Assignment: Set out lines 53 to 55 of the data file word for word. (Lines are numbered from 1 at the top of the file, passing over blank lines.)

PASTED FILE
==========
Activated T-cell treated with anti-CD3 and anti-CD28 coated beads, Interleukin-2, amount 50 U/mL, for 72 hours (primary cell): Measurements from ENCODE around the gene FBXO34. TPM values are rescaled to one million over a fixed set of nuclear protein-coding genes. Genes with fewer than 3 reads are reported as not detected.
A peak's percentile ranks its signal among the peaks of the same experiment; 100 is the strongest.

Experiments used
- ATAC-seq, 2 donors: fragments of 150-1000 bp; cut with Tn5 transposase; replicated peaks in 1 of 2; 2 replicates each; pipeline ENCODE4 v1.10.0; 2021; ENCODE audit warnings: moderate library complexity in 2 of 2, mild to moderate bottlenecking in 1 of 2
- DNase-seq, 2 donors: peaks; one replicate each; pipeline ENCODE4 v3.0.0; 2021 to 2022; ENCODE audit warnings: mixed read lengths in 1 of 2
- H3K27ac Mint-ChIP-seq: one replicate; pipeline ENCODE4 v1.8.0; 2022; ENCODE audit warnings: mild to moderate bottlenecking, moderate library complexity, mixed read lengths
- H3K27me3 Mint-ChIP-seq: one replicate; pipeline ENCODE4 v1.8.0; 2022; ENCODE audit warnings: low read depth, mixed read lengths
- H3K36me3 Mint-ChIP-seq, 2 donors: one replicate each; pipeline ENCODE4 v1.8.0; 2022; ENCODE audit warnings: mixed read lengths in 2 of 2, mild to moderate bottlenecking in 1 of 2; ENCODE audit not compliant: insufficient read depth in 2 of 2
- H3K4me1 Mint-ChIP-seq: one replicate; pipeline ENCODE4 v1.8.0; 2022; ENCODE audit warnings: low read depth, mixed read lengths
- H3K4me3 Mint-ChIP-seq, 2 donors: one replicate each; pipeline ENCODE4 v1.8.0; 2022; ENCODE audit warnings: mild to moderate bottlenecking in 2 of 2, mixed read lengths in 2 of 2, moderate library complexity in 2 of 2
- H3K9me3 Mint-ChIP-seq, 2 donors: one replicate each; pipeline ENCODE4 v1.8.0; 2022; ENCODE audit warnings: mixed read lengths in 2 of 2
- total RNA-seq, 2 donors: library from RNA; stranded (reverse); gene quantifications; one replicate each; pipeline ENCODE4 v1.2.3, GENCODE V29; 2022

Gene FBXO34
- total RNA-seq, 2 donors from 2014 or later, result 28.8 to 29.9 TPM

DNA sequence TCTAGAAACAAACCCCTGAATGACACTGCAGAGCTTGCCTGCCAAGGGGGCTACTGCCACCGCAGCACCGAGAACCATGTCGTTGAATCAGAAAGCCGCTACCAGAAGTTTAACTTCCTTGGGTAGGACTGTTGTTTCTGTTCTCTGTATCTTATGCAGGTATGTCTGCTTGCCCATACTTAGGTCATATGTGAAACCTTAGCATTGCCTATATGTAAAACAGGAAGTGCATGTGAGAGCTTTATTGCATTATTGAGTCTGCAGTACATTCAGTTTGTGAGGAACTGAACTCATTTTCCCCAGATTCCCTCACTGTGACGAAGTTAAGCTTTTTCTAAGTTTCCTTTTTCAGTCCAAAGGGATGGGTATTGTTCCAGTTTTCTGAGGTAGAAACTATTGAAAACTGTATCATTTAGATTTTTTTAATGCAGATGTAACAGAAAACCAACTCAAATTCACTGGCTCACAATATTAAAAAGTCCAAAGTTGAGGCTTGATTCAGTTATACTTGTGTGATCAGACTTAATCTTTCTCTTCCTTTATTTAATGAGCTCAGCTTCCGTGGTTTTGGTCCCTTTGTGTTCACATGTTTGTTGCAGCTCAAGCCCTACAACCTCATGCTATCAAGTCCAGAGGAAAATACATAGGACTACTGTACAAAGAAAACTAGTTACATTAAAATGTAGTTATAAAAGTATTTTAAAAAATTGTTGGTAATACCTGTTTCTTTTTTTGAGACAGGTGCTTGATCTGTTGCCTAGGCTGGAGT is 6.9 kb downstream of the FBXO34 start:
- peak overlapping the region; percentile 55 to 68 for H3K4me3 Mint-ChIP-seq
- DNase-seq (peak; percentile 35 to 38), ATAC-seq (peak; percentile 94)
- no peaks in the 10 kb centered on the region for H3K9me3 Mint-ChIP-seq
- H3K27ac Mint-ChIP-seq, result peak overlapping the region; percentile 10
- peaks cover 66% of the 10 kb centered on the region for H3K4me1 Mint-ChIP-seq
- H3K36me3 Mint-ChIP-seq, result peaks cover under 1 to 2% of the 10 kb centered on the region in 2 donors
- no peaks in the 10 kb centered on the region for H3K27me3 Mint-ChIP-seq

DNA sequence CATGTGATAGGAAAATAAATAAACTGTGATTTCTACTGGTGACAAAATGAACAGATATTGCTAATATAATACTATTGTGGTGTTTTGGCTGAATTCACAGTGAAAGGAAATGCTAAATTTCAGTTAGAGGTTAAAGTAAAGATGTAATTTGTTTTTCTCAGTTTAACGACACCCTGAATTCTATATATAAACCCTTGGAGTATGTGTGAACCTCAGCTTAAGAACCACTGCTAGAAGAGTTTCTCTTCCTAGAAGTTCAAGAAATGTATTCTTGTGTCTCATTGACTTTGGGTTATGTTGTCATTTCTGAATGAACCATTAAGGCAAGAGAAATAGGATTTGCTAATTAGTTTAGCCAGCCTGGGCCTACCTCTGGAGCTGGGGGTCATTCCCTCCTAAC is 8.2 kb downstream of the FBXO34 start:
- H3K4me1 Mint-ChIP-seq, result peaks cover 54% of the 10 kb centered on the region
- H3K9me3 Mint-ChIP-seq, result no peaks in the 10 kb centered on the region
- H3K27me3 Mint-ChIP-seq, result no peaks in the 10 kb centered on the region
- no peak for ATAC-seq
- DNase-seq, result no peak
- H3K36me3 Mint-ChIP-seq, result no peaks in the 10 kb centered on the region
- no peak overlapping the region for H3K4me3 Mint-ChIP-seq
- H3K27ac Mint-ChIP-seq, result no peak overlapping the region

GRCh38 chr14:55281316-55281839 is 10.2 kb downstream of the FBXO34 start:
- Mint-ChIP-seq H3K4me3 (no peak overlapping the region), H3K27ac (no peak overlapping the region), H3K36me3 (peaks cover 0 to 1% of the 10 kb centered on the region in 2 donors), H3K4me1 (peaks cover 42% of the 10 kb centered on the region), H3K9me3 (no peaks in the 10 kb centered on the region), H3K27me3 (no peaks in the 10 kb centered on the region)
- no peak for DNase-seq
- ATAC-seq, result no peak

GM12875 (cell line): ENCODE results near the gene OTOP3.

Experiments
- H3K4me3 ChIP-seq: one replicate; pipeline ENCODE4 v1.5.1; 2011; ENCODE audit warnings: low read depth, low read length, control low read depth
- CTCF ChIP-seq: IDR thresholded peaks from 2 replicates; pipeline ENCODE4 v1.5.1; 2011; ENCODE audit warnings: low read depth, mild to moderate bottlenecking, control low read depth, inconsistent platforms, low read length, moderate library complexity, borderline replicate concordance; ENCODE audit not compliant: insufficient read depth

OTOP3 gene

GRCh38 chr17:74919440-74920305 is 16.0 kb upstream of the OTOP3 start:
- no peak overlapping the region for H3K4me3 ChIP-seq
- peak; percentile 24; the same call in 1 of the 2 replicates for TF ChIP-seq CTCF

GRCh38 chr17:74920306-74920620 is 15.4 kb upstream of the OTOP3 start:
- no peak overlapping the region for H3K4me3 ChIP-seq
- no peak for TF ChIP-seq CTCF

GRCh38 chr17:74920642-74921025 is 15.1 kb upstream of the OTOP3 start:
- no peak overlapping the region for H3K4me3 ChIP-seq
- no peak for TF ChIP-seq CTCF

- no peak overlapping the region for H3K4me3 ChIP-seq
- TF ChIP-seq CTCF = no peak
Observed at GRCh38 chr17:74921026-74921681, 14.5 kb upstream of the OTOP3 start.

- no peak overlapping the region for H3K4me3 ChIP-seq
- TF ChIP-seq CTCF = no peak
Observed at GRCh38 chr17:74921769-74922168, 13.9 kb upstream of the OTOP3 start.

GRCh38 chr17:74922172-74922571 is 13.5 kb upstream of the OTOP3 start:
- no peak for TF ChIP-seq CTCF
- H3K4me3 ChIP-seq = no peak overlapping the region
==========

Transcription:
- no peak overlapping the region for H3K4me3 ChIP-seq
- TF ChIP-seq CTCF = no peak
Observed at GRCh38 chr17:74921769-74922168, 13.9 kb upstream of the OTOP3 start.